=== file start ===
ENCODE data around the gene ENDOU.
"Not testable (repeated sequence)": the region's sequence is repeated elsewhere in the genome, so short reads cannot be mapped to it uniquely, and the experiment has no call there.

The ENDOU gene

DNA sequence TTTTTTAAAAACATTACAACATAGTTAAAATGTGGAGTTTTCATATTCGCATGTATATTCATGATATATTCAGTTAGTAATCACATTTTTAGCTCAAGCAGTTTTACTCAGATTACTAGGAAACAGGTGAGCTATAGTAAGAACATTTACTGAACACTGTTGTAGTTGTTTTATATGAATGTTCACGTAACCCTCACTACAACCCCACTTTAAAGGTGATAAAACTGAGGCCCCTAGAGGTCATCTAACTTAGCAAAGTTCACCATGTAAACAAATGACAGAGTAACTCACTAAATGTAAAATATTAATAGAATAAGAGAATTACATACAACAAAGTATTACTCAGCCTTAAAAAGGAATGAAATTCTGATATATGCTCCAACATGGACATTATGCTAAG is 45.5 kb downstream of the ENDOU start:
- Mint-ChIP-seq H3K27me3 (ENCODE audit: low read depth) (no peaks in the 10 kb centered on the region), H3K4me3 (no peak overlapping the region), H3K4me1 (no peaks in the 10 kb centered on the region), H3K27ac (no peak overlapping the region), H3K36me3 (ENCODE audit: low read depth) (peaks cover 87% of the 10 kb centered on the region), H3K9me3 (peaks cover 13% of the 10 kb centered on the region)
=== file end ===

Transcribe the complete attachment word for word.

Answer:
ENCODE data around the gene ENDOU.
"Not testable (repeated sequence)": the region's sequence is repeated elsewhere in the genome, so short reads cannot be mapped to it uniquely, and the experiment has no call there.

The ENDOU gene

DNA sequence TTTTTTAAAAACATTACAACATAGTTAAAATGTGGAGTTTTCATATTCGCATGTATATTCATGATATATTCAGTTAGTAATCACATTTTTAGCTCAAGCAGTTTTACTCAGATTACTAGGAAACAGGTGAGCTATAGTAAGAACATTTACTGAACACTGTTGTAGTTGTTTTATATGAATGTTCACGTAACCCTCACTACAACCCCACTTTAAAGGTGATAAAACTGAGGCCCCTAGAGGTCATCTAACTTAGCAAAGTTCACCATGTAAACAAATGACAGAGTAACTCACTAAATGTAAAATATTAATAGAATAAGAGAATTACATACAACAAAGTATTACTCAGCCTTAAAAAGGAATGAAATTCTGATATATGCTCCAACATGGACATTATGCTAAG is 45.5 kb downstream of the ENDOU start:
- Mint-ChIP-seq H3K27me3 (ENCODE audit: low read depth) (no peaks in the 10 kb centered on the region), H3K4me3 (no peak overlapping the region), H3K4me1 (no peaks in the 10 kb centered on the region), H3K27ac (no peak overlapping the region), H3K36me3 (ENCODE audit: low read depth) (peaks cover 87% of the 10 kb centered on the region), H3K9me3 (peaks cover 13% of the 10 kb centered on the region)